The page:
I am amazed and pleased to pull my own head out of the sand and realize that I have something in common with people who live halfway around the world from me, people I’ll never meet, people, quite frankly, whose faith far outshines my own.

On the slopes of Mt. Kilimanjaro, in the nation of Tanzania, on the continent of Africa, lives a people who have the same Messiah I do. They pray in his name. They greet visitors and travelers in the best tradition of Abraham (Genesis 18:1-8). Maybe the missionaries outdid themselves up on the mountain.

Or maybe the Spirit of God was exceedingly welcomed and has since resided with those humble people. The Church in America could learn a lot from them.

Thanks, Margareth. May God bless you and keep you forever in His Hand.

Blessing God in a Dark World

Why are we also in danger every hour? I affirm, brethren, by the boasting in you which I have in Christ Jesus our Lord, I die daily. If from human motives I fought with wild beasts at Ephesus, what does it profit me? If the dead are not raised, let us eat and drink, for tomorrow we die.

1 Corinthians 15:30-32 (NASB)

It would be less frustrating if the Almighty’s face weren’t hidden. Everything would be clear and our decisions easy. We’d certainly sleep better at night. But that’s not our challenge, that’s not our opportunity for growth.

We need to rouse ourselves now, to move forward with faith and optimism, recognizing that even though He may be hidden, it’s all in His hands. And on Purim, we can take a small drink (emphasis on small), just to help ease our anxieties and inhibitions and clear the path to this recognition.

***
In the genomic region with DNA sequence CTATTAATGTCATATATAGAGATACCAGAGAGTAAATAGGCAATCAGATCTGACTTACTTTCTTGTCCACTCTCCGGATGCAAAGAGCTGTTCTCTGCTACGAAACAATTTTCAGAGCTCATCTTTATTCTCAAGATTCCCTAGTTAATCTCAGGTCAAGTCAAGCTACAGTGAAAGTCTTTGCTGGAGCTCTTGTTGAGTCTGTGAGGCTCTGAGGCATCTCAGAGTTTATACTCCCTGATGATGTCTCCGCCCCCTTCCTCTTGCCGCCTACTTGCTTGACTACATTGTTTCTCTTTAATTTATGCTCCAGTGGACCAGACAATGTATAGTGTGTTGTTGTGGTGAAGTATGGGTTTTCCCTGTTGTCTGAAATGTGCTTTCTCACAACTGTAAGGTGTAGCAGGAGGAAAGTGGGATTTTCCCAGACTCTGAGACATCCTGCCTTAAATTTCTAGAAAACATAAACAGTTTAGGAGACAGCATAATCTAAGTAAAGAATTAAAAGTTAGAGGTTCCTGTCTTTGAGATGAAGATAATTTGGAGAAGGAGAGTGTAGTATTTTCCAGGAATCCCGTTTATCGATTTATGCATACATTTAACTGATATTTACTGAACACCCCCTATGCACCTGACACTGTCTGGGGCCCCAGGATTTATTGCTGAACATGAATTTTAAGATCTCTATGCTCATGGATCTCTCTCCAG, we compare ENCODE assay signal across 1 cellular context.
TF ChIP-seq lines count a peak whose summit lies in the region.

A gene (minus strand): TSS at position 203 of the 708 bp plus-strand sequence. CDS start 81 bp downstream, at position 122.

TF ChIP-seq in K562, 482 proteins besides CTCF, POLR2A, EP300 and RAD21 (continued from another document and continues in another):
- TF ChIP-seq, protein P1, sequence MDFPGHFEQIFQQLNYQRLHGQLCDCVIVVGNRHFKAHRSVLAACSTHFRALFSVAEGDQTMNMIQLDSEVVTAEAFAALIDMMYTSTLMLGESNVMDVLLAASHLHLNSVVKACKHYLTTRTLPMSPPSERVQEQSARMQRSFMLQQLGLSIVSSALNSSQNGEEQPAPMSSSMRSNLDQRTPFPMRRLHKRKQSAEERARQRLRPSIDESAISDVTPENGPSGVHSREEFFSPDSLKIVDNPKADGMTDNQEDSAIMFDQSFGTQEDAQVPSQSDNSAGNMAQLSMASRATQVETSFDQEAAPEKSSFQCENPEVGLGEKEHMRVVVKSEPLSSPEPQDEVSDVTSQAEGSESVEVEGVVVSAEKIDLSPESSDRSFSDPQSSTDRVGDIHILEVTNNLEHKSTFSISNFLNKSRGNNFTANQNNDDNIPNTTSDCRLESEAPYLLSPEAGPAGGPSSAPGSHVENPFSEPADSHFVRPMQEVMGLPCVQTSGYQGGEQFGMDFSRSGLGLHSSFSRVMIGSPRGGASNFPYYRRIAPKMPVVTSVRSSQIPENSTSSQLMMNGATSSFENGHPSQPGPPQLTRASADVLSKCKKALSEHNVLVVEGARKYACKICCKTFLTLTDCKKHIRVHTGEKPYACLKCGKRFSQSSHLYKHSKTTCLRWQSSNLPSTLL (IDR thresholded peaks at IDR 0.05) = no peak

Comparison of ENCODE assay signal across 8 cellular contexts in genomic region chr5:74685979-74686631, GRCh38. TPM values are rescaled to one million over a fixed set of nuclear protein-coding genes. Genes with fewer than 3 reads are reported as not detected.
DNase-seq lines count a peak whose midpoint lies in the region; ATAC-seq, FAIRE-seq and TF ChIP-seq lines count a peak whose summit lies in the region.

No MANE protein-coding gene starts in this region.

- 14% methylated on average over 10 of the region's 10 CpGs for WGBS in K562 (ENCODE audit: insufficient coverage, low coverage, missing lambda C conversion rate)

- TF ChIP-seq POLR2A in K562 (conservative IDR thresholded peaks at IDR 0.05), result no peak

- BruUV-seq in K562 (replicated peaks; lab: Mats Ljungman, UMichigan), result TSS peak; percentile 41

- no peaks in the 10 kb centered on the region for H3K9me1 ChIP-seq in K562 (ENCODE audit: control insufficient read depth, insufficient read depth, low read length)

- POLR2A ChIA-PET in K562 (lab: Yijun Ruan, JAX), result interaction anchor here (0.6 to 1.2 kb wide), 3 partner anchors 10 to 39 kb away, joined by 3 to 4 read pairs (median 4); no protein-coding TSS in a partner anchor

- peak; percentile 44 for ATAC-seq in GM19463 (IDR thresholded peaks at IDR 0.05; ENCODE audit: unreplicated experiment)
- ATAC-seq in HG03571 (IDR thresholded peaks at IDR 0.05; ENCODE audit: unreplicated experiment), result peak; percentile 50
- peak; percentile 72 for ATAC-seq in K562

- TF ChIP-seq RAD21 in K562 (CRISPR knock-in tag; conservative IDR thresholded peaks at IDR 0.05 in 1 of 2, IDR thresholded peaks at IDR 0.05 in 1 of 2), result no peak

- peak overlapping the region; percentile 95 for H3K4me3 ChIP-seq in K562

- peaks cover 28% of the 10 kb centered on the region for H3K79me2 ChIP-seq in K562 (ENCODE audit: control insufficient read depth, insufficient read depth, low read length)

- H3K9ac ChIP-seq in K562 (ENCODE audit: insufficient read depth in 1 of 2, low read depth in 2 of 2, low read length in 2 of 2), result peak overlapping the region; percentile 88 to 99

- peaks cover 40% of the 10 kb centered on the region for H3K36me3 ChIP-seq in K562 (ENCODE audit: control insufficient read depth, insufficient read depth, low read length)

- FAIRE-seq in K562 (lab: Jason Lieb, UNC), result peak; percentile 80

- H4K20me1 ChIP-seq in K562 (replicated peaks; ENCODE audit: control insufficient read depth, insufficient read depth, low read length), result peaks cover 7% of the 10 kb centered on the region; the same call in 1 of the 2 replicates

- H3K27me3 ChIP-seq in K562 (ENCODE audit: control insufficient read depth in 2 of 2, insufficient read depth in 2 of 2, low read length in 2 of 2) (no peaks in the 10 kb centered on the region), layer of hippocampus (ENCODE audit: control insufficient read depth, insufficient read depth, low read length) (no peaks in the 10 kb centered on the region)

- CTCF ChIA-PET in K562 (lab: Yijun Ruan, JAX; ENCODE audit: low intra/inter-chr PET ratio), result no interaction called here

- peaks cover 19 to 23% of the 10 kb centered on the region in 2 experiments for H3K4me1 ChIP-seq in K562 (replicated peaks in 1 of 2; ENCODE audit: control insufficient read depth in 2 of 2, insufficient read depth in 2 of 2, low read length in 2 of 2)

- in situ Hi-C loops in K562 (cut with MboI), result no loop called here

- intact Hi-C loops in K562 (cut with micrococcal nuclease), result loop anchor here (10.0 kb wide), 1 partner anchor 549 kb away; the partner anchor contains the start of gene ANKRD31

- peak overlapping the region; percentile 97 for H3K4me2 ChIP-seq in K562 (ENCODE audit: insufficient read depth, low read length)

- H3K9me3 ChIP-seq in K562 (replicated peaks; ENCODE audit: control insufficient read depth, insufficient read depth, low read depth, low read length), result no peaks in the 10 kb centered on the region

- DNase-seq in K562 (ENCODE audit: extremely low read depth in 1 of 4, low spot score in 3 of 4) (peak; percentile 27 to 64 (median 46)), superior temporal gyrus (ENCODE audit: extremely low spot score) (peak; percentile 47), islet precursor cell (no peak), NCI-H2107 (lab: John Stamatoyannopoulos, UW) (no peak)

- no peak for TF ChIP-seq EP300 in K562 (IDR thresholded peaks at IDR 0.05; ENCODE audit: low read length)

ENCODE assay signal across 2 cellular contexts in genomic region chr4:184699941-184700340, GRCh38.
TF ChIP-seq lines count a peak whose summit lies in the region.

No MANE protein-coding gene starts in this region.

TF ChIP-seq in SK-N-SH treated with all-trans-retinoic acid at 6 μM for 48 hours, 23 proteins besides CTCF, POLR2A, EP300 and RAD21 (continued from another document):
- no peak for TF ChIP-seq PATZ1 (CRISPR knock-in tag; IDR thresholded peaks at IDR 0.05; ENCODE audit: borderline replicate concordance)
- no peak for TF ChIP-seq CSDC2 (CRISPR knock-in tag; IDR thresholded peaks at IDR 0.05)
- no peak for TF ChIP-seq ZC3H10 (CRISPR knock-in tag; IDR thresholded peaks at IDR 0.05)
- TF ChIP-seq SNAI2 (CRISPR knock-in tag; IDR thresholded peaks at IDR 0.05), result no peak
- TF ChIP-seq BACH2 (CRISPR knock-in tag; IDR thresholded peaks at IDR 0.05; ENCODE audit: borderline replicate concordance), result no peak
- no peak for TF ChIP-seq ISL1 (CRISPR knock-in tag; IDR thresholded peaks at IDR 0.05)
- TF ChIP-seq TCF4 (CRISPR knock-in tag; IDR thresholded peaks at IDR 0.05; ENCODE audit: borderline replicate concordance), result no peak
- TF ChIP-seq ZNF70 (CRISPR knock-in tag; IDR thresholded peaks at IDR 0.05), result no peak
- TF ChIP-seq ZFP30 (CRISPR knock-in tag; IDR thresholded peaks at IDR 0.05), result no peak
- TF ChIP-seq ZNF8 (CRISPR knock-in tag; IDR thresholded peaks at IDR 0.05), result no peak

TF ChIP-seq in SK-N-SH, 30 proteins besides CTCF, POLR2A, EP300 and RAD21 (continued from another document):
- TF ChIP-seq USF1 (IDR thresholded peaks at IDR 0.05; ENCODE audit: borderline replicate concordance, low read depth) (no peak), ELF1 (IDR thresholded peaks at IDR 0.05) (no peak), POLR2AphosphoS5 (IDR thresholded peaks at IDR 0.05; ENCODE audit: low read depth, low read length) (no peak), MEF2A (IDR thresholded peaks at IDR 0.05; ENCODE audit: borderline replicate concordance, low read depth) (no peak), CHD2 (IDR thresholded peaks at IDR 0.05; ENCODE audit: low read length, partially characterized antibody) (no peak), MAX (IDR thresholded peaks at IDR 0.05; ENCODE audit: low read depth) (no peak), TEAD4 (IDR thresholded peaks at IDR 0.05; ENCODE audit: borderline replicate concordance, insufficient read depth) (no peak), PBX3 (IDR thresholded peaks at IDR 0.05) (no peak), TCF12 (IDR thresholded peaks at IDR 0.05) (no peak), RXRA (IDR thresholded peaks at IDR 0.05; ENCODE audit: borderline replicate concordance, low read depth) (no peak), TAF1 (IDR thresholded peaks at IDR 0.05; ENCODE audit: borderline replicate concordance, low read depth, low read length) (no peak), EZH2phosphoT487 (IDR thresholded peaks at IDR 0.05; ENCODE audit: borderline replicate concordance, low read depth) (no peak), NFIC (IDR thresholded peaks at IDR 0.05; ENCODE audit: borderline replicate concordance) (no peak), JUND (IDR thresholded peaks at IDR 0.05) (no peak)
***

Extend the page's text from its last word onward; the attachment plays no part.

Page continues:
We pray that this be the year where the whole Jewish people comes to recognize the Almighty’s presence and where the mask of darkness is removed from our world.

-Emuna Braverman
“When God Hides His Face”
Aish.com

I was recently challenged to do the following:

James..there’s a lot you could write to us about glorifying G-d with all our soul/nephesh (Kiddush Hashem) in life now and in the face of death.

terrorism in nice
Credit: VALERY HACHE/AFP/Getty Images

That’s no small request, especially since I don’t always know how to glorify God when my soul feels like it’s been run over by a tank.

The world’s a pretty horrible place. The most recent atrocity is the terrorist attack in Nice, France, and particularly how Europe is treating a terrorist attack against non-Jews vs. how it normally responds when Palestinian Arabs murder Israeli Jews.